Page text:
Because of the prevalence of affairs as perhaps the dominant form of betrayals within couples, we may not recognize this other dynamic presentation as another version of betrayal that also causes problems within relationships, and it operates in a different. While an affair does not have to mean the end of a relationship, they are indicators of many things. When they happen, how they happen, how often they happen all begin to create the circumstances which have lead to them happening. While the immediate experience of feeling betrayed is often keenly felt by the person not having the affair, some just want to leave, while others want to understand what it means between them. Here we may find an important piece of their dynamic puzzle, the questions which underlie the over/under commitment levels questions. There often is an earlier dynamic within the relationship where the other person may also feel something that may resemble another kind of betrayal, or at least a significant loss of something very important to them. These feelings seem to be connected to self esteem and other highly intra-personal dynamics. Either of these experiences can open a personal void which is often the beginning of the decision to have the affair, or refuse to engage, often seen as a kind of a personal correction of this imbalance in their relationship. Yes this is a very complicated and convoluted set of dynamics in play at first glance, but how often, as counsellors, do we accept that the first glance tells the whole story?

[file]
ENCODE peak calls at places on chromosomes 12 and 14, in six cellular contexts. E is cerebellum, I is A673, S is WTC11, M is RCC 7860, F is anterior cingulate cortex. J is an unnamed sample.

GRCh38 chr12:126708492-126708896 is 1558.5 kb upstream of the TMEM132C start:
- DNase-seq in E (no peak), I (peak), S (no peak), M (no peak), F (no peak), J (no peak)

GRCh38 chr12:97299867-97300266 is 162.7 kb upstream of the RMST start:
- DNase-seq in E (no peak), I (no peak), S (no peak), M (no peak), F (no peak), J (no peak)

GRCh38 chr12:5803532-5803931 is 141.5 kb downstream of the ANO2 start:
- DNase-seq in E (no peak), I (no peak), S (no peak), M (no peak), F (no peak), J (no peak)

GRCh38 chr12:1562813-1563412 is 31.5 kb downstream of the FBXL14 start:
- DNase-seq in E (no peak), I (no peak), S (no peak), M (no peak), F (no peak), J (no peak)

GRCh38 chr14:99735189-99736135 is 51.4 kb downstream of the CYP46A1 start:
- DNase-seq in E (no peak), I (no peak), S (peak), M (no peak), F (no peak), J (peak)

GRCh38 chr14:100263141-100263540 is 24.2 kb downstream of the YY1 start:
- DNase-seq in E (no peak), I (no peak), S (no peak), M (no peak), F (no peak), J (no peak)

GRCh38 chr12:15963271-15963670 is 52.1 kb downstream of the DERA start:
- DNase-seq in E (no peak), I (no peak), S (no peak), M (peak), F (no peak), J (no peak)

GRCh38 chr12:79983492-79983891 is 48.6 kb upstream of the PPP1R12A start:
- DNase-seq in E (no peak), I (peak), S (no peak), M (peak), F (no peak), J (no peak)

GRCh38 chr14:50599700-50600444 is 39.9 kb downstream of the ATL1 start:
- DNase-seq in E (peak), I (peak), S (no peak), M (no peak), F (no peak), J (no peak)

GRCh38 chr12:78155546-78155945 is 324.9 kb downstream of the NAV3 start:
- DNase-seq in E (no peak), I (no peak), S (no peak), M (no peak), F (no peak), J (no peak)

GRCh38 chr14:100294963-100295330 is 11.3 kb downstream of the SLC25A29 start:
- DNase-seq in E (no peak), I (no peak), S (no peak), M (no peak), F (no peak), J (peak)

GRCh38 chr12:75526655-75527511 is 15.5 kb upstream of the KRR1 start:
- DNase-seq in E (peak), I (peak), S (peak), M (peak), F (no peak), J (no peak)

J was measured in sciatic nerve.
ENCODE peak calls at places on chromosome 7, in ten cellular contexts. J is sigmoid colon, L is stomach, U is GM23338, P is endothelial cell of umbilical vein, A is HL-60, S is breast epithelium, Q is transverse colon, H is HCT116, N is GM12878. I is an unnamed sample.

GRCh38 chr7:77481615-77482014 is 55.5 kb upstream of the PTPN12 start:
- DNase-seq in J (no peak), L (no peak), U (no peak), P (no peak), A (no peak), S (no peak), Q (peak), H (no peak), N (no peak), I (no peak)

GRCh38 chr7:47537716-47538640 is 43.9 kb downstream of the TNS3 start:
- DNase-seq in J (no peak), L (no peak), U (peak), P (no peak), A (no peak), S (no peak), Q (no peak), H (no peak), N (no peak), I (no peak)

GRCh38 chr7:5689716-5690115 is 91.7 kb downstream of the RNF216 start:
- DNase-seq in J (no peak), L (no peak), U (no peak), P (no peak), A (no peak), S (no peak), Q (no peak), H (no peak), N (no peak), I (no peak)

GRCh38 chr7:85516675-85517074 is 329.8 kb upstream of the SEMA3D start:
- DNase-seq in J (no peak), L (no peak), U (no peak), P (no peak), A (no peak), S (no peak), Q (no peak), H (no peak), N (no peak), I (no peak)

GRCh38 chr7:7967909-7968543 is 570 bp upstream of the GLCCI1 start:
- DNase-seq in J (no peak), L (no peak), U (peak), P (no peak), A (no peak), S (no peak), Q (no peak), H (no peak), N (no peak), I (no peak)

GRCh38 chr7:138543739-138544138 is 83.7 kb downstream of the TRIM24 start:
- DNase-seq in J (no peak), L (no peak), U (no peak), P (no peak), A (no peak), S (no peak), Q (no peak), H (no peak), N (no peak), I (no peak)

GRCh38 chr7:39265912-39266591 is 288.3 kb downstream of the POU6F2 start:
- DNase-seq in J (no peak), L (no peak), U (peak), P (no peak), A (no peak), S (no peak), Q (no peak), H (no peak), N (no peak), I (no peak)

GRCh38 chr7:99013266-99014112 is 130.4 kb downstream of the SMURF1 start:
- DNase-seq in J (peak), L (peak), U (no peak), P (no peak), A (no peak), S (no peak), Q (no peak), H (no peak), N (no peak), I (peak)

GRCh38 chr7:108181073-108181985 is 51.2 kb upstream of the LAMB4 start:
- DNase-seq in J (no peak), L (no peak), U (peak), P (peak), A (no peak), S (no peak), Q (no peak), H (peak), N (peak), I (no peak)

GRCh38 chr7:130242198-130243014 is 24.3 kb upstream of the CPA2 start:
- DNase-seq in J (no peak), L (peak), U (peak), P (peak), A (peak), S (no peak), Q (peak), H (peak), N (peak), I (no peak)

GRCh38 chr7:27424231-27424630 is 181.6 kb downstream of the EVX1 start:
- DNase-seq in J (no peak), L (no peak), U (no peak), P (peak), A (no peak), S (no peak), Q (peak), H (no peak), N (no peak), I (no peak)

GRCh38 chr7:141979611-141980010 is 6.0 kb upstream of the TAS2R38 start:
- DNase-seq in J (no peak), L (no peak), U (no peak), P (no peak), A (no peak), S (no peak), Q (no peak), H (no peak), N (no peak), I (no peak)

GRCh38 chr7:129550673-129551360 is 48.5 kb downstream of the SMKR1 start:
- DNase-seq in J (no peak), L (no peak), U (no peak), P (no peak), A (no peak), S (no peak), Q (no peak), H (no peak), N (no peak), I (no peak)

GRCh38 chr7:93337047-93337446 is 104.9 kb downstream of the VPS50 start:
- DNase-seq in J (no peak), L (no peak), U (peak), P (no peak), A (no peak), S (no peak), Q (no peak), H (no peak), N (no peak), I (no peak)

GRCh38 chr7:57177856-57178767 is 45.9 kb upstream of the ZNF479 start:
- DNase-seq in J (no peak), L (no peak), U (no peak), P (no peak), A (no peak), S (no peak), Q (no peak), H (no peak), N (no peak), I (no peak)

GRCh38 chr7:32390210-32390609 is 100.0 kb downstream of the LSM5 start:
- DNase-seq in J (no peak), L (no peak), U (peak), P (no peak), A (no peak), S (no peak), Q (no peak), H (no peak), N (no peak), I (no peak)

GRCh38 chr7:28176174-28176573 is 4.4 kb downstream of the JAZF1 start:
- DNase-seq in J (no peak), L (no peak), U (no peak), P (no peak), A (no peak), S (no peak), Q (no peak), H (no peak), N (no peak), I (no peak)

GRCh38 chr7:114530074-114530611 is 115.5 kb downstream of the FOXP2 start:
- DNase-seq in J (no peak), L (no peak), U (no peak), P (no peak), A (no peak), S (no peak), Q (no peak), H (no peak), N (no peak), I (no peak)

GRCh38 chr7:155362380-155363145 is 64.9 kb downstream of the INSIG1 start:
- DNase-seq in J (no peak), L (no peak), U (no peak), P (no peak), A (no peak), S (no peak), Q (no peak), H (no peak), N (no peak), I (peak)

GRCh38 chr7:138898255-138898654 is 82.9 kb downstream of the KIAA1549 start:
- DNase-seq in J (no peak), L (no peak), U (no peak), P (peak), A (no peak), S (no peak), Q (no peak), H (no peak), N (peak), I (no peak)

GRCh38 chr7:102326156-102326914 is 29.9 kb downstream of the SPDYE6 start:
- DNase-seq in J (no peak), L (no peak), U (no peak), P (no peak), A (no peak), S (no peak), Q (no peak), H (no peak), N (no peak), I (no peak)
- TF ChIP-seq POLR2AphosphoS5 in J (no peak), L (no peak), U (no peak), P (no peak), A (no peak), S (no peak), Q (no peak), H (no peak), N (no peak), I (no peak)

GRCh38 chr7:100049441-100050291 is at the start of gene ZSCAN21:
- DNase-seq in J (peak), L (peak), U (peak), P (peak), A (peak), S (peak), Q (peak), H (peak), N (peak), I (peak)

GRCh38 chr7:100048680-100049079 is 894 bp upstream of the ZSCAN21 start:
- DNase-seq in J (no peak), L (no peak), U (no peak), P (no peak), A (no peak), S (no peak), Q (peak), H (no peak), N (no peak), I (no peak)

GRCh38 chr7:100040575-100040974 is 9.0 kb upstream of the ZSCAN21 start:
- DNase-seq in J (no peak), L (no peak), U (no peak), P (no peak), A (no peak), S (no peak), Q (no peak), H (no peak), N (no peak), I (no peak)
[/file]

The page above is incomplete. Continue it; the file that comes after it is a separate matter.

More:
As counsellors, we are often only invited into the a situation after there has already been considerable damage done between the primary parties in the couple. The extent of the damage to their trust level is a primary question to assess on both sides of the equation, and they usually need our help to be able to do this without defaulting into intensely held feelings following an affair like: feeling personally crushed, enraged, guilty, vindictive, desperate to hang on, numbed or retaliatory; or if the co-dependent dynamic is in play: feeling unworthy to be loved, desperate to please, terrified of being alone, believing they must just give and give until the other is satisfied and hope then they will be loved and possibly good enough. All of these intense feelings can be very difficult to manage in session, so we need to create enough safety to give both people involved the space to express these feelings and some hope that can carry them forward in some way, not just remain stuck in either ventilating or blaming. When they feel trapped in their unfinished business, they may bring us in as counsellors to fix it for them and assume a passive or frozen position in the counselling. This can be frustrating for us as counsellors as we are trying hard to be of help and may buy into the idea that it is our problem to solve this dilemma for them. Then what can emerge is they do not offer any of the work needed for them to engage with the change process of counselling, in stead they wait for us to create some magic solution. That is challenging, how to make counselling a safe enough place for them to risk vulnerability and then facilitate the expression of their hurts and protections/projections by sharing them in words out loud making them both visible and palpable.